How I Learned My Name

Luckily, Rebecca is easy to pronounce in Spanish. In Chile during introductions, people often would say, “but that’s a Spanish name.” Although Rebeca is common in Spain and Latin America, I was named after my mom’s sister. My aunt mostly goes by Becky. I don’t, despite what teachers would inevitably call me the first day of school. I love my aunt. Becky is her nickname, not mine. I’ve been called Reb, Bec, Becca, even Reba. One creative classmate even called me Reepicheep, like the mouse, after we read the Voyage of the Dawn Treader.

I must confess, I love the way my name is said in Spanish. Before I wrote this, I hadn’t realized that or wondered why. I enjoy the roll of the r that begins my name. I like the way the e’s are pronounced identically with an aaaay sound rather than an eeee: Rrrray-bay-ka. Even better, close friends add the -ita on the end to show affection. My seven letter name becomes 9 letters: Rebequita. That is one of my favorite ways to be called.

At six, I’d pronounce my name, “Wabeca” in English. Speech therapy at school was going slowly. Carlos Espada was a Cuban-American man at my parents’ church married to a woman from the US. One coffee hour he set a goal for me that would change my life. He said, “Rebecca, you have such a beautiful name. I’d like to teach you to say it in Spanish, Rrrrrrebeca.” What a kind gesture to a child unable to introduce herself with her given name. He showed me the trill on the roof of the mouth, rrrr. I tried to imitate him, but failed and got frustrated. He patted my shoulder, “Don’t worry, you just need to practice.”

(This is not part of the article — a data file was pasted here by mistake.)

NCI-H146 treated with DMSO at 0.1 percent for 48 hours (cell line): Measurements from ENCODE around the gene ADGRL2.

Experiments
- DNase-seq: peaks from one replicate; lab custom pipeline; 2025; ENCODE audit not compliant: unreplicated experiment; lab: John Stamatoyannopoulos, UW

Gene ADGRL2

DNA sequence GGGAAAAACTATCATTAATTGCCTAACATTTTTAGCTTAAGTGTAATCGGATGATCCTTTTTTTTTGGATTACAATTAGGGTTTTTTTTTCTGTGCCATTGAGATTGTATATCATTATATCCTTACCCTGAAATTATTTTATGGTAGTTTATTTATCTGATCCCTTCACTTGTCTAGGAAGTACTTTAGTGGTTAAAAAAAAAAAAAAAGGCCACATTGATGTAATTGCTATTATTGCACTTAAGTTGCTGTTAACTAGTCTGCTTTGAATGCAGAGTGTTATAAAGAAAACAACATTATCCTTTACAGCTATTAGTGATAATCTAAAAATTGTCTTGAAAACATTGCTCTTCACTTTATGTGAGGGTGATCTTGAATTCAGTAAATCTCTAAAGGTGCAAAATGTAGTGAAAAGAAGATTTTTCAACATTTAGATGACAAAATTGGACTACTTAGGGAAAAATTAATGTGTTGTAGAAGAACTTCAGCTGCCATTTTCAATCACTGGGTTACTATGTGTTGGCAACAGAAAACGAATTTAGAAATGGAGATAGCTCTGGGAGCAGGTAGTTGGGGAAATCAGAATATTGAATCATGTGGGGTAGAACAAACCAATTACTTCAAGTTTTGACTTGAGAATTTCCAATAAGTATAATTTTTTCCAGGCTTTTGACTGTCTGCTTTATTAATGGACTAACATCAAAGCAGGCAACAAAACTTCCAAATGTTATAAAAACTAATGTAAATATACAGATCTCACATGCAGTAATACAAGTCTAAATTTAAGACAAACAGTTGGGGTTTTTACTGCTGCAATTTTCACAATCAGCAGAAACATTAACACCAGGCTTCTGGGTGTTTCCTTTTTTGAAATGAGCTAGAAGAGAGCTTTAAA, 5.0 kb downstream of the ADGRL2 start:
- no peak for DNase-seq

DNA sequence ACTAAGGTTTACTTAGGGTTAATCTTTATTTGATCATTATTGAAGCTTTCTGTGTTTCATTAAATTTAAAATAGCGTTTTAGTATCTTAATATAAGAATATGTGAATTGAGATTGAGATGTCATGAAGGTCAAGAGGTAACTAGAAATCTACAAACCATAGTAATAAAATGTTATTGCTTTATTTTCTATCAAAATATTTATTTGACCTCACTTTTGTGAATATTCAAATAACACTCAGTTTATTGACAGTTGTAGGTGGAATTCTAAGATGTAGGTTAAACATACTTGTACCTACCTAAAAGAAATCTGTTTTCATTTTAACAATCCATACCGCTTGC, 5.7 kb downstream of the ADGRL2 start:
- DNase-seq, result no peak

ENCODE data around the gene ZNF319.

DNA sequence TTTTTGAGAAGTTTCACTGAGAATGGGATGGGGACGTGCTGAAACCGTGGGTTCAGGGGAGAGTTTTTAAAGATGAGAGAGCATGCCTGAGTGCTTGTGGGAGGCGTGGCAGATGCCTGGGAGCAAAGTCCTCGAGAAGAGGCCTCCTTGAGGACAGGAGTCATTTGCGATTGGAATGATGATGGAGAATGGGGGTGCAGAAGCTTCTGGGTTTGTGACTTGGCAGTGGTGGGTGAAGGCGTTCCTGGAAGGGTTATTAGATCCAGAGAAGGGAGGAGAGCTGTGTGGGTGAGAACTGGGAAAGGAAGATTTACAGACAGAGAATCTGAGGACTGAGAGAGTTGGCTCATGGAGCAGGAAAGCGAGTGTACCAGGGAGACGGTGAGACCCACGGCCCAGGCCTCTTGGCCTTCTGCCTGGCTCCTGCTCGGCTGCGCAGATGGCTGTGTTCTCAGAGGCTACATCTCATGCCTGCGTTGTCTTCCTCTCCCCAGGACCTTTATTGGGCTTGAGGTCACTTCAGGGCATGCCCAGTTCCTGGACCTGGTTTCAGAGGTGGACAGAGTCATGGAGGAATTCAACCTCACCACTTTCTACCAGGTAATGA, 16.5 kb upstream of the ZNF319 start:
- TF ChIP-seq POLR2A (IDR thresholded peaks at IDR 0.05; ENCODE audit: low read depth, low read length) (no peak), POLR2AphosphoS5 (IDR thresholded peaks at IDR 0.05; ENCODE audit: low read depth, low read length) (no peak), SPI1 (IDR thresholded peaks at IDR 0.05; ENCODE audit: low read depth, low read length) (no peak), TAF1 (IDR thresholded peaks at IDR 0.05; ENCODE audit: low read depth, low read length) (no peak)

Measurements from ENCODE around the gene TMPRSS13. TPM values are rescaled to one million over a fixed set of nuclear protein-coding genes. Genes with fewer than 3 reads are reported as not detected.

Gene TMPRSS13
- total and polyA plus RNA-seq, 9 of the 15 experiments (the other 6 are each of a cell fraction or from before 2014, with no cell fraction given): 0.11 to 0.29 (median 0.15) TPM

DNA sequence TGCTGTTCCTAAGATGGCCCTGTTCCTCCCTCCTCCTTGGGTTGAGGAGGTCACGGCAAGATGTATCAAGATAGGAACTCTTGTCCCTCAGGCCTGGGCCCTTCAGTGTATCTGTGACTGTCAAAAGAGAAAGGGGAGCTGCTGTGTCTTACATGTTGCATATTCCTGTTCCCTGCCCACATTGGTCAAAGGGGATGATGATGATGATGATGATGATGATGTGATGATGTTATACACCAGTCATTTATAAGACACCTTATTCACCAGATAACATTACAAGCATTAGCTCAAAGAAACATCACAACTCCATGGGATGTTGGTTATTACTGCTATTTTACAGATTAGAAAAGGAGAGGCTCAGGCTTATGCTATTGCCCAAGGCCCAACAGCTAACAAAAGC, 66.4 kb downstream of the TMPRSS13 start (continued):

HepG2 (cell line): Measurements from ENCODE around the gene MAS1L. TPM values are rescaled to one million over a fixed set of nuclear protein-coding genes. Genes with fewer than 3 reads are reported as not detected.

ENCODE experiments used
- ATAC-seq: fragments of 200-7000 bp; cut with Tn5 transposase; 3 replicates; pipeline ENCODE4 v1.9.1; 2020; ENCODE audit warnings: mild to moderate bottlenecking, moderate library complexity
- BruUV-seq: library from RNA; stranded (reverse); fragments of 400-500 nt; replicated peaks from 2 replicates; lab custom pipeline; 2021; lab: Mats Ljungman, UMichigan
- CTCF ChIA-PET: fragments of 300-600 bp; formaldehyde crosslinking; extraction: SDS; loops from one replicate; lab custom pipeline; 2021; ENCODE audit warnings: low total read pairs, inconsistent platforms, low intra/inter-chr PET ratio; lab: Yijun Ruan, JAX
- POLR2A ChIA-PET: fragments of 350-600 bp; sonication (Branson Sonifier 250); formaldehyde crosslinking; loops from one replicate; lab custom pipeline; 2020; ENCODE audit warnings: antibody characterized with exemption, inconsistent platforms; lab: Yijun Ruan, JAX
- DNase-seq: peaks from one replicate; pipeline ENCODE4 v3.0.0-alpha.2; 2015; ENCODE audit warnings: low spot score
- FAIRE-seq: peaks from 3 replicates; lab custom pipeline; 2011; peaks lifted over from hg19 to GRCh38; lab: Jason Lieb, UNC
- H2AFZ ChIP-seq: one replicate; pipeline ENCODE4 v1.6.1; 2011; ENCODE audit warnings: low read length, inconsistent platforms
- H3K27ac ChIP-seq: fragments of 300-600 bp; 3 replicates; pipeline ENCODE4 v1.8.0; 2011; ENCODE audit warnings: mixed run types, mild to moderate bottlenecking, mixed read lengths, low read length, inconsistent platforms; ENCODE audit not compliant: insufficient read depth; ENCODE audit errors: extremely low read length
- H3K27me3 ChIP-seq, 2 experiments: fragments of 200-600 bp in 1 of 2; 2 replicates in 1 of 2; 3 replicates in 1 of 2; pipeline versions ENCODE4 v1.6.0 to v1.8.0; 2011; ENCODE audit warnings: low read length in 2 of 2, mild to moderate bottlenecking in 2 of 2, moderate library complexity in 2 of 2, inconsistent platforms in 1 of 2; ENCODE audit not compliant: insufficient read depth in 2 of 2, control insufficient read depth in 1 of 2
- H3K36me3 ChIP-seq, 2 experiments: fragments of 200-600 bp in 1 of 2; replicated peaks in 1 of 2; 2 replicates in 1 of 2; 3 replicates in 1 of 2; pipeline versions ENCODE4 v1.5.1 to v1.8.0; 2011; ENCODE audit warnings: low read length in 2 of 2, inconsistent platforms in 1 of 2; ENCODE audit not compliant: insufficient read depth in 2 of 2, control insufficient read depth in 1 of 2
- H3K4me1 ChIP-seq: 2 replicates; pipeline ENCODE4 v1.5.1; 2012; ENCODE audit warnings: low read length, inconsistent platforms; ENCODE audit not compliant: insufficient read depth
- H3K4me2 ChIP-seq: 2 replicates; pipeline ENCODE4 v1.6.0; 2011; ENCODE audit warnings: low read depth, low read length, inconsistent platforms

Week after week, I tried and tried. Every Sunday he’d ask my progress and give me a new demo. Finally, six months later, I was reading a book and exhaled just right between my tongue and palate, making my tongue vibrate. I practiced a couple of times to make sure I could repeat my success and when I could I shared my news with my mom, who whooped with glee. All week I practiced, “Rrrrah-beh-ka,” thinking I said it just like Señor Espada. Sunday, I rolled my r to say my name in Spanish to him. He replied joyfully, “Muy bien. Good for you, Rebecca!” He worked on my vowel pronunciation next.

I was in first grade and didn’t realize the gift Señor Carlos Espada had given me until far later. He began my apprenticeship to Spanish by empowering me to say my name and conquer the most difficult letter for Spanish language learners. It took two more years of speech therapy before I could say it in English. Now, when I hear my name said the Spanish way, I am reminded of my dear teacher and I feel loved.

Para leer este ensayo en español, haz un clic aquí.

Rebecca Cuningham

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